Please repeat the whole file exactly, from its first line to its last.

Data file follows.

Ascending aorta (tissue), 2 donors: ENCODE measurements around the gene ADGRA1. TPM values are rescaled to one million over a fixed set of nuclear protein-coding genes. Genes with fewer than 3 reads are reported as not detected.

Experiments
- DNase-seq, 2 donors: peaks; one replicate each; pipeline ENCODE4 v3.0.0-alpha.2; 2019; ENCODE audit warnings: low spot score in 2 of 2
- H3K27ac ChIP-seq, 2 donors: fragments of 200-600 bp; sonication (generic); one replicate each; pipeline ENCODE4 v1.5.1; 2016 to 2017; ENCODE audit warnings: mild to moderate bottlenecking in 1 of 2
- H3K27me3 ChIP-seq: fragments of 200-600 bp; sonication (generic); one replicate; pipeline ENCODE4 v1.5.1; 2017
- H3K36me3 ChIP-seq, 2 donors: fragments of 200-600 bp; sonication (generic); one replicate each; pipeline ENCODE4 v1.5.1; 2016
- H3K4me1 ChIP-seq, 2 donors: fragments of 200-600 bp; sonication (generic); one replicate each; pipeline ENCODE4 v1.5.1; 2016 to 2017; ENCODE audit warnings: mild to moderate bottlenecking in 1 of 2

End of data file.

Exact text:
Ascending aorta (tissue), 2 donors: ENCODE measurements around the gene ADGRA1. TPM values are rescaled to one million over a fixed set of nuclear protein-coding genes. Genes with fewer than 3 reads are reported as not detected.

Experiments
- DNase-seq, 2 donors: peaks; one replicate each; pipeline ENCODE4 v3.0.0-alpha.2; 2019; ENCODE audit warnings: low spot score in 2 of 2
- H3K27ac ChIP-seq, 2 donors: fragments of 200-600 bp; sonication (generic); one replicate each; pipeline ENCODE4 v1.5.1; 2016 to 2017; ENCODE audit warnings: mild to moderate bottlenecking in 1 of 2
- H3K27me3 ChIP-seq: fragments of 200-600 bp; sonication (generic); one replicate; pipeline ENCODE4 v1.5.1; 2017
- H3K36me3 ChIP-seq, 2 donors: fragments of 200-600 bp; sonication (generic); one replicate each; pipeline ENCODE4 v1.5.1; 2016
- H3K4me1 ChIP-seq, 2 donors: fragments of 200-600 bp; sonication (generic); one replicate each; pipeline ENCODE4 v1.5.1; 2016 to 2017; ENCODE audit warnings: mild to moderate bottlenecking in 1 of 2